IT’S been a bad week for Celtic. Defeats in Edinburgh and Athens, a player apparently refusing to play, the manager and Chief Executive falling out over transfer activity and £40million lost through no Champions League football this year.
But let’s stop for a moment and read this reminder from Sean McDonagh about who we are and why we are more than a club…
As both a member of the Celtic family and an active member of any worthwhile community cause which aims to end social and economic inequality via a formidable grassroots approach, then I, like hundreds of thousands of others can easily claim to know in just how many different ways that Celtic FC is so much more than just a club.
Although to a certain extent the Barca inspired ‘more than a club’ phrase is banded about all too easily these days. However, in relation to Celtic, for me what is missing from this statement is a lack of historical context and substance.
For example, it is common knowledge to most that Celtic FC began its life as a community enterprise in order to alleviate inhumane poverty levels in Glasgow’s belching inferno of poverty, the east end. A history and story of inception which, rightfully so, is recalled to the millions of Celtic fans worldwide through excellent folksong, community presence and excellent historiography of the club.
However, what is perhaps missing from this proud narrative is the sheer extent of the inhumanity of poverty which was present within the labouring classes’ lives at this time. It truly is staggering, and no late Victorian period drama or documentary of a mainstream persuasion dare tell the whole story unless it aims to challenge the dominant narratives of the so called ‘great’ British Empire.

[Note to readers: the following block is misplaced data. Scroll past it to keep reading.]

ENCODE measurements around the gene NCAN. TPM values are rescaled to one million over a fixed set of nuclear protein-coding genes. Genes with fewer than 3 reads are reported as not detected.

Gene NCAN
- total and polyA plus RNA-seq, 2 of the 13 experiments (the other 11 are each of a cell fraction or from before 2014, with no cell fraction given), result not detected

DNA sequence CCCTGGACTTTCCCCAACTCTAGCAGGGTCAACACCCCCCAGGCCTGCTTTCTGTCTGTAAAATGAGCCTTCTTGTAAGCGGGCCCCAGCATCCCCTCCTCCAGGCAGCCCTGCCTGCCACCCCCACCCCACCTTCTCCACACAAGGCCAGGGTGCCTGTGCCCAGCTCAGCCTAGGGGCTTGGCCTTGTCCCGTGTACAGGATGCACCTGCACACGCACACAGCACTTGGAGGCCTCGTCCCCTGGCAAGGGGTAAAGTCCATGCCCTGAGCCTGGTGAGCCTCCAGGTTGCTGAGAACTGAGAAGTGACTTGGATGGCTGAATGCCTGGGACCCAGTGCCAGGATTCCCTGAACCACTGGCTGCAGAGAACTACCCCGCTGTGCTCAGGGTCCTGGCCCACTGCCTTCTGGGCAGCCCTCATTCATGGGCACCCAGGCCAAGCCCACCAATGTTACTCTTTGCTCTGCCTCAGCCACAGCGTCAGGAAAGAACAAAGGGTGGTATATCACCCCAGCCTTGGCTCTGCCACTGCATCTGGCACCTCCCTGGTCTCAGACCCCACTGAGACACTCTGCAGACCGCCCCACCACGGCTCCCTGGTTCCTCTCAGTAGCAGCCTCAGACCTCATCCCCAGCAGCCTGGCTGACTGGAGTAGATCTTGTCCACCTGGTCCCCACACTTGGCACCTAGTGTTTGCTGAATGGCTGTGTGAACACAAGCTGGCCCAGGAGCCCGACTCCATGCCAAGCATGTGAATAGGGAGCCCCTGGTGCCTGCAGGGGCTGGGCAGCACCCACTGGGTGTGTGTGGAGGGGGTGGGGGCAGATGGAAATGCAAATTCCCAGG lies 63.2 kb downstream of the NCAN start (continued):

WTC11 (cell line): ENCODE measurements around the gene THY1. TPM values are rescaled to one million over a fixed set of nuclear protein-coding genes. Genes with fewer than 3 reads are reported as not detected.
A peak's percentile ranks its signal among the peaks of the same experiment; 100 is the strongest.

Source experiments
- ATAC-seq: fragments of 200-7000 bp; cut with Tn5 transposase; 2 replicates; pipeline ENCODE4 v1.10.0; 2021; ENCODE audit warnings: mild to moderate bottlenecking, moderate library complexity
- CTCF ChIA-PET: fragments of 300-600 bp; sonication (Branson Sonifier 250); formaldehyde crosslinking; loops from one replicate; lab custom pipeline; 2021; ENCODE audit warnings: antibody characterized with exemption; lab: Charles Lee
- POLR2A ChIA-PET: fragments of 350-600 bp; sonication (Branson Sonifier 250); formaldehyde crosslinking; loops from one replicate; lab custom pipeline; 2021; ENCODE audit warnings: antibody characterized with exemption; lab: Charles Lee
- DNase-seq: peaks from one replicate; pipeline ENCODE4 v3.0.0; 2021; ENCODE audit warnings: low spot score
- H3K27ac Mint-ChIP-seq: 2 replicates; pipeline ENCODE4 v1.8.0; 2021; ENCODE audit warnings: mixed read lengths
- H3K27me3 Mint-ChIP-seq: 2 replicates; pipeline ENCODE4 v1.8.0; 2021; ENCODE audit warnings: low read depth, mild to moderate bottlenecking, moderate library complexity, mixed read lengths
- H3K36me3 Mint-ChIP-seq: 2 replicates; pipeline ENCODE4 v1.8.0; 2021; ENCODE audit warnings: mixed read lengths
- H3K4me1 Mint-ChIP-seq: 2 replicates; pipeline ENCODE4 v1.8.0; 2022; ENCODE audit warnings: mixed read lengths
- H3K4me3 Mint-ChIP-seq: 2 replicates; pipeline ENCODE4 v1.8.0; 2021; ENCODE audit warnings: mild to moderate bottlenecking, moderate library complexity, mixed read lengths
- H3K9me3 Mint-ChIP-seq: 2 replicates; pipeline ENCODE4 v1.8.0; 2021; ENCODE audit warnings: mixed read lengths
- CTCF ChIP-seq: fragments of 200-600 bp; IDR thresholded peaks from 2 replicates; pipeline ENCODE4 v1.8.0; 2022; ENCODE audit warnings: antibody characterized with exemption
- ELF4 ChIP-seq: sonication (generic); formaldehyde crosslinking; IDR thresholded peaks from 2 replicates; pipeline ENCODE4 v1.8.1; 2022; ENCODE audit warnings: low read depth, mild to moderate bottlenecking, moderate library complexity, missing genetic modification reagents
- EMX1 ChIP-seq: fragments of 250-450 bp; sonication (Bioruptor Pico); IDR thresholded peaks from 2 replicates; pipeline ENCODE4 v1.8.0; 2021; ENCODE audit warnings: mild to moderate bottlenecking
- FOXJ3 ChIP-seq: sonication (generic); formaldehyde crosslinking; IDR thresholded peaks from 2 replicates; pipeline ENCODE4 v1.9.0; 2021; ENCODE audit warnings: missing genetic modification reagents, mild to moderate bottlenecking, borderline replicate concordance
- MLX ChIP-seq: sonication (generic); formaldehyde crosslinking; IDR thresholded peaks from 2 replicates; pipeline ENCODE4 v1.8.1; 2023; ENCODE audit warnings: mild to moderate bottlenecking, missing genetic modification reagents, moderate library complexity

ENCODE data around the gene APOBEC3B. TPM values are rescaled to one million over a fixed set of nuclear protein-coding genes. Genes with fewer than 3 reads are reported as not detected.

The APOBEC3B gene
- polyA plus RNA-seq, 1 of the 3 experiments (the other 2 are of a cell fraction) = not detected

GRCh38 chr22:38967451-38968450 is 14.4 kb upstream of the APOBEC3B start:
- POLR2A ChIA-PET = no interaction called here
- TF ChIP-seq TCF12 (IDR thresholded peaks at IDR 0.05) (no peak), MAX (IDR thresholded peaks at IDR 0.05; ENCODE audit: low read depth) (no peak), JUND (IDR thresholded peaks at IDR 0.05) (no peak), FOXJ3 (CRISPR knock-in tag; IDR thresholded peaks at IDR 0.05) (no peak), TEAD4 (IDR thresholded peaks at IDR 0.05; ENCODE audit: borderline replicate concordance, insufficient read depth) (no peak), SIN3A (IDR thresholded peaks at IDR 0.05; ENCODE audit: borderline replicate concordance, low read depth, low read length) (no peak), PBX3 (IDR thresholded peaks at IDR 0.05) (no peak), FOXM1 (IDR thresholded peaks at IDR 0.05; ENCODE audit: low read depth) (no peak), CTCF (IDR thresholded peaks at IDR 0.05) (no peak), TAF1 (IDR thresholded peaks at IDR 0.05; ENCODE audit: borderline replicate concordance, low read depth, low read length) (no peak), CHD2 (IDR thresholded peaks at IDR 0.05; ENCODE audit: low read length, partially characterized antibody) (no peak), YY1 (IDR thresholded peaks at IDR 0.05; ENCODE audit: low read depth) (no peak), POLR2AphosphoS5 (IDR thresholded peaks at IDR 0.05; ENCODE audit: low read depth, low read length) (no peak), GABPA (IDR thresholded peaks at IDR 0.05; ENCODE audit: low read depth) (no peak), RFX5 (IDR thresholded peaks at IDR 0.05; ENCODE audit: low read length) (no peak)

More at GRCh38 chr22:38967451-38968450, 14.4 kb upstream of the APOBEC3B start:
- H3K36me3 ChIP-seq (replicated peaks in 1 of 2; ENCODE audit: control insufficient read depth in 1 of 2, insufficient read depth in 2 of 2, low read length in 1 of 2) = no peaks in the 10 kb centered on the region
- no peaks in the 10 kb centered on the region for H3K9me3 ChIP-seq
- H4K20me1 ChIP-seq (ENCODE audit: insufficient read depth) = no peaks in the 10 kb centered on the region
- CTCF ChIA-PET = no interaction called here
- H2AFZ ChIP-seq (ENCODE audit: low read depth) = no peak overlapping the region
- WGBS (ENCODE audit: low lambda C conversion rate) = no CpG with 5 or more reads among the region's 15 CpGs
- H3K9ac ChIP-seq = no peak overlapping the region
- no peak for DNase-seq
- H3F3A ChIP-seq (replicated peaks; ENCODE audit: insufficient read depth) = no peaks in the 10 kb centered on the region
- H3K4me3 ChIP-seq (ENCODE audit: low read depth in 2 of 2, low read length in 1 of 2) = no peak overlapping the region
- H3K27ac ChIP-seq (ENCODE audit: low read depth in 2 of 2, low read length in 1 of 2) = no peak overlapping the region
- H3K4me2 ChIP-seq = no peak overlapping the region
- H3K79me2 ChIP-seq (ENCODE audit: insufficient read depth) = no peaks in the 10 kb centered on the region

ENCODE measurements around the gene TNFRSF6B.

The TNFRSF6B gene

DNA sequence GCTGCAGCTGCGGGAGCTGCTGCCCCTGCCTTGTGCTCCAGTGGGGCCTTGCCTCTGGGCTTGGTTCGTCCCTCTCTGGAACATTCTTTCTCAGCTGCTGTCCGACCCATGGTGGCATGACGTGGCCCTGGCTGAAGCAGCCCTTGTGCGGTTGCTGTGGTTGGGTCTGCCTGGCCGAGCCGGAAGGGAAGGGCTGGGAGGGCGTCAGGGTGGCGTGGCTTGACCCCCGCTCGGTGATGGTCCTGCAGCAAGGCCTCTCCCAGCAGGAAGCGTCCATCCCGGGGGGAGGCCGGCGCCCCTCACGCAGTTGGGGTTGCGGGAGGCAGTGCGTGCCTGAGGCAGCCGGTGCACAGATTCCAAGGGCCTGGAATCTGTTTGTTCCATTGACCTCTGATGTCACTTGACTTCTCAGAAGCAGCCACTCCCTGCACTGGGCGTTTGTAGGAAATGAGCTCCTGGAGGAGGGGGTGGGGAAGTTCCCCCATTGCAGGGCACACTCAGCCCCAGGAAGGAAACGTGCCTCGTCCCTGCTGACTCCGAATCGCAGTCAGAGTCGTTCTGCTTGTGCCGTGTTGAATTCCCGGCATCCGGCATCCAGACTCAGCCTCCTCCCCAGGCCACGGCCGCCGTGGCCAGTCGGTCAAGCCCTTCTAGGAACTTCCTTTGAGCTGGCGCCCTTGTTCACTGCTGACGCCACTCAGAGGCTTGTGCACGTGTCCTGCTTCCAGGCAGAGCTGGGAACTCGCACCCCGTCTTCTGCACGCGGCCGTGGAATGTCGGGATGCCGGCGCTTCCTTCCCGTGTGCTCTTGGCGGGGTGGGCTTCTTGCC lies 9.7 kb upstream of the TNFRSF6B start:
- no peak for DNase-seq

Once the Celtic fan truly appreciates the inhumanity, horror and stomach churning reality of late Victorian poverty within Glasgow, and her overly burdened and creaking east end in particular, then the idea of Celtic being far more than a club becomes even more special and poignant.
The extent of the poverty is astonishing and shameful and is best explored when we consider the health and housing plight of the hardworking man, women and child of the poorer parts of the city. The parts of the city which provided easily avoidable early deaths for so many, deaths which were the result of poverty directly.
A statistical account of the causes of death of Glasgow inhabitants between the years 1881 – 1885, the immediate period before Celtic’s birth, show just how bad the painful reality of poverty was.
For example, the publication of ‘Vital Social and Economic Statistics of Glasgow 1880 – 1885’ tells us that, on average, 321 Glasgow children were dying annually from illnesses as simplistic as Diarrhoea – easily fixed by one of the world’s richest countries if the desire is there of course.
The average figure of those poor souls dying from Bronchitis, think here poor air quality continually made worse by the stench and dehumanising qualities of leather tanneries, chemical works, locomotive production and steel moulding to name but a few industries, was to be 2,114.
In 1884 deaths as a result of Diphtheria peaked at a then high of 174 – although commonly mistook as a disease which lasted no more than the length of the Victorian period, this is a misconception, for as late as 1940 children were still dying in Glasgow, from Belvidere Hospital to the Royal Infirmary, of certain types of Diphtheria.
The cities sub-human housing standards, truly unfit for cattle, exacerbate the problem and are quickly built in the shameless pursuit of profit and private enterprise for the budding landlord – worthwhile to remember here that Glasgow did not provide any council house or social landlord until the post ww1 era.
One such example of thousands of the life limiting hovels was to be found In Orr Street of the proud district of the Calton, a minutes’ walk from St Mary’s RC Church on Abercromby Street, the very birth place of Celtic FC, ‘One privy (outdoor toilet) and one midden supplied the needs of one hundred and thirty eight houses…‘